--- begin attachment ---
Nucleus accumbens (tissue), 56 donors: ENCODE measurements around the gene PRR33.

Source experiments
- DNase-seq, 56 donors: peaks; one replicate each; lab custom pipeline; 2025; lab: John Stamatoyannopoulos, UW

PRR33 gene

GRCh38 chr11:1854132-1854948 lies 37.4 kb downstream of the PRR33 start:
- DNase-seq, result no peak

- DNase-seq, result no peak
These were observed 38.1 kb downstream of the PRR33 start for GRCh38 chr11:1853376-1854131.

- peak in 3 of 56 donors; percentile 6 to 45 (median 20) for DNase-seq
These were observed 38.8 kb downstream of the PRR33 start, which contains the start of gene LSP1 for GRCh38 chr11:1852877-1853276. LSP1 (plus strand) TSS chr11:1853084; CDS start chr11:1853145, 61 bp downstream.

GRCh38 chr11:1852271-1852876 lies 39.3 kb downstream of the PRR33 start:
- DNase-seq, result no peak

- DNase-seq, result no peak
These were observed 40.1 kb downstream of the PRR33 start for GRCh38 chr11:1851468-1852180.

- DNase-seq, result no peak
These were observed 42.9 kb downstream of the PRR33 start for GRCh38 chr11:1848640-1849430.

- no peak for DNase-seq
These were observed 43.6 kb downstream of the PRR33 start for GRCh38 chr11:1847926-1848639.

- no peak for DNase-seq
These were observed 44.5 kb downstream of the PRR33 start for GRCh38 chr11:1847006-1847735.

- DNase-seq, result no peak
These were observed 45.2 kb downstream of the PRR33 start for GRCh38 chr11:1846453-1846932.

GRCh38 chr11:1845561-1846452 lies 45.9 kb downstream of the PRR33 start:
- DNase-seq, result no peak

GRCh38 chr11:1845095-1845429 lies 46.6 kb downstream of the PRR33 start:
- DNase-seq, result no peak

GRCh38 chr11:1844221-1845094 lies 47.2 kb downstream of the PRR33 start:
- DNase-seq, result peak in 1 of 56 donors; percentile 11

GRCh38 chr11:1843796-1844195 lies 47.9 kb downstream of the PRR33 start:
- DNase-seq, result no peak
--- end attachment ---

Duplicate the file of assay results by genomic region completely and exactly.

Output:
Nucleus accumbens (tissue), 56 donors: ENCODE measurements around the gene PRR33.

Source experiments
- DNase-seq, 56 donors: peaks; one replicate each; lab custom pipeline; 2025; lab: John Stamatoyannopoulos, UW

PRR33 gene

GRCh38 chr11:1854132-1854948 lies 37.4 kb downstream of the PRR33 start:
- DNase-seq, result no peak

- DNase-seq, result no peak
These were observed 38.1 kb downstream of the PRR33 start for GRCh38 chr11:1853376-1854131.

- peak in 3 of 56 donors; percentile 6 to 45 (median 20) for DNase-seq
These were observed 38.8 kb downstream of the PRR33 start, which contains the start of gene LSP1 for GRCh38 chr11:1852877-1853276. LSP1 (plus strand) TSS chr11:1853084; CDS start chr11:1853145, 61 bp downstream.

GRCh38 chr11:1852271-1852876 lies 39.3 kb downstream of the PRR33 start:
- DNase-seq, result no peak

- DNase-seq, result no peak
These were observed 40.1 kb downstream of the PRR33 start for GRCh38 chr11:1851468-1852180.

- DNase-seq, result no peak
These were observed 42.9 kb downstream of the PRR33 start for GRCh38 chr11:1848640-1849430.

- no peak for DNase-seq
These were observed 43.6 kb downstream of the PRR33 start for GRCh38 chr11:1847926-1848639.

- no peak for DNase-seq
These were observed 44.5 kb downstream of the PRR33 start for GRCh38 chr11:1847006-1847735.

- DNase-seq, result no peak
These were observed 45.2 kb downstream of the PRR33 start for GRCh38 chr11:1846453-1846932.

GRCh38 chr11:1845561-1846452 lies 45.9 kb downstream of the PRR33 start:
- DNase-seq, result no peak

GRCh38 chr11:1845095-1845429 lies 46.6 kb downstream of the PRR33 start:
- DNase-seq, result no peak

GRCh38 chr11:1844221-1845094 lies 47.2 kb downstream of the PRR33 start:
- DNase-seq, result peak in 1 of 56 donors; percentile 11

GRCh38 chr11:1843796-1844195 lies 47.9 kb downstream of the PRR33 start:
- DNase-seq, result no peak